First Past the Post (FPTP) Vs Proportional Representation Vs MMPR System: Which one is best?

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Source: This article First Past the Post (FPTP) Vs Proportional Representation Vs MMPR System: Which one is best? has been created based on the article “Is it time for proportional representation?”, published in “The Hindu” on 10th June 2024. 

UPSC Syllabus: GS Paper 2- Indian Polity – Electoral Reforms

Context: The ruling National Democratic Alliance (NDA) secured a majority by winning 293 seats with 43.3% of the national vote share. However, the opposition INDIA bloc, despite garnering 41.6% of votes, could win only 234 seats. In this context, the article discusses the potential benefits and challenges of adopting a Proportional Representation (PR) system in India’s electoral democracy.

What is FPTP system and what are the issues associated with it?

At present, India is following First Past the Post (FPTP) system. It has few basic flaws, like, it often results in a significant mismatch between the percentage of votes received by political parties and their representation in legislative bodies. For example, Congress historically winning 75% of seats with 45-47% vote share, and NDA securing 64 out of 66 seats in three states with around 55% vote share.

However, it also has many advantages like, this system is simple and feasible in a large country like India. It also provides greater stability to the executive by ensuring a majority for the ruling party/coalition.

What is Proportional Representation (PR) System?

In the Proportional Representation (PR) system, a party is allocated legislative seats based on their overall vote share, nationally. One such system is ‘party list PR’, in this system, voters vote for the party and not individual candidates.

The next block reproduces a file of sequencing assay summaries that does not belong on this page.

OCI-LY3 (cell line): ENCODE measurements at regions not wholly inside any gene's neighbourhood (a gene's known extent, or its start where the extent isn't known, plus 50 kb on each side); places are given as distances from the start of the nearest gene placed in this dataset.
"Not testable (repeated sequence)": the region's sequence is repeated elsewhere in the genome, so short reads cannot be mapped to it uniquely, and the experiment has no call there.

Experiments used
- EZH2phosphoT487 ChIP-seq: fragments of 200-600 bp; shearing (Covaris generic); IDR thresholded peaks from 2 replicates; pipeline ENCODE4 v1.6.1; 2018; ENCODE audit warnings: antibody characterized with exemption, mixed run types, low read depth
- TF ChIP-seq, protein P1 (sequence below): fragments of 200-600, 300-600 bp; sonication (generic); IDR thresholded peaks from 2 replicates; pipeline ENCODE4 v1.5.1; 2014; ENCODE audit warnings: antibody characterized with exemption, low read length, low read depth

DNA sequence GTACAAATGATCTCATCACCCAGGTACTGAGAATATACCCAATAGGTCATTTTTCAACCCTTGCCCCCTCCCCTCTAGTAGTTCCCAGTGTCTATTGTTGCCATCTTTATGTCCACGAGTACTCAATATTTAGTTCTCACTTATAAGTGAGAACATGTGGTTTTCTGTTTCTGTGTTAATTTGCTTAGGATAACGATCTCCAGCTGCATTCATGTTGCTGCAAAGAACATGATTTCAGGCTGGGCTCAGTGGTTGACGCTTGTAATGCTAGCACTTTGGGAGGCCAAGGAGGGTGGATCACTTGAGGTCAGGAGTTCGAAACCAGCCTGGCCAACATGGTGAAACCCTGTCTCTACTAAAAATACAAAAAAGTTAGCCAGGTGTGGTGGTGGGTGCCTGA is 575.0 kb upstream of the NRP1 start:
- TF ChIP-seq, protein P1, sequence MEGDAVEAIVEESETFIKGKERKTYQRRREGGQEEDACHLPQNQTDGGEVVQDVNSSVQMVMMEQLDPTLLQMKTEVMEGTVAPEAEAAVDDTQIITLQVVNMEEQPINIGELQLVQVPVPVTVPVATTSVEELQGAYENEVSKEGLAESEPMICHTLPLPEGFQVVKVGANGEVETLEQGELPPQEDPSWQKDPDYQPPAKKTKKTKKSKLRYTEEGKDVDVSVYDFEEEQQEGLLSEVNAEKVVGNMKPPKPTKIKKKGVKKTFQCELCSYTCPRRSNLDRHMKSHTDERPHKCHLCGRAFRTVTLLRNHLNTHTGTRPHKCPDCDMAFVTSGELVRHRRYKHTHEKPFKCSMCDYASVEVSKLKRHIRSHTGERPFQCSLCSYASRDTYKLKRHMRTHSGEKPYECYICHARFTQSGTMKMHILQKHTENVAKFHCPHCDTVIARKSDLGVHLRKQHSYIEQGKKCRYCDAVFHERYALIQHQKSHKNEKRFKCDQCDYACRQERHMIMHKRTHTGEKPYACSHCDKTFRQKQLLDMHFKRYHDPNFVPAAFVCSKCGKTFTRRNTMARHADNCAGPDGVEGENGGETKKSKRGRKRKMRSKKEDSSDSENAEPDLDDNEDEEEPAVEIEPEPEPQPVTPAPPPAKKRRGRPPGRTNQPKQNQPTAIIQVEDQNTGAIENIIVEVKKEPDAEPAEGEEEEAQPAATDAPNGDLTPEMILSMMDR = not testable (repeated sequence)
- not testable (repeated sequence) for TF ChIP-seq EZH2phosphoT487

Advantages of PR System: Every party, getting a percentage of vote from the voters, will get representation in the Parliament.

Issues associated with PR System: PR systems can potentially lead to fragmented legislatures and unstable governments, as no single party or alliance may secure an outright majority.

It also has a potential to formations of political parties based on the religion, caste, language, region, leading to division within the country.

What is Mixed Member Proportional Representation (MMPR) system?

This system addresses the flaws of PR and FPTP systems. It uses the mix of both these systems. For example, Germany, follows the MMPR system. In their Bundestag (like India’s Lok Sabha), there are 598 seats. They fill 299 seats (50%) from constituencies under the FPTP system and rest of the seats are allocated as per the PR system. Similar system is followed by South Africa, the Netherlands, Belgium and Spain.

Significance of the MMPR system

1) Stability: By adopting MMPR, India can achieve a balance between the stability offered by the FPTP system and the fair representation ensured by proportional representation.

2) Representation to smaller states: This system can potentially mitigate feelings of disenchantment among smaller states and regions that may lose out under a purely population-based seat allocation.

3) Law commission recommendation: in its 170th report, ‘Reform of the electoral laws’ (1999), recommended the introduction of the MMPR system on an experimental basis.

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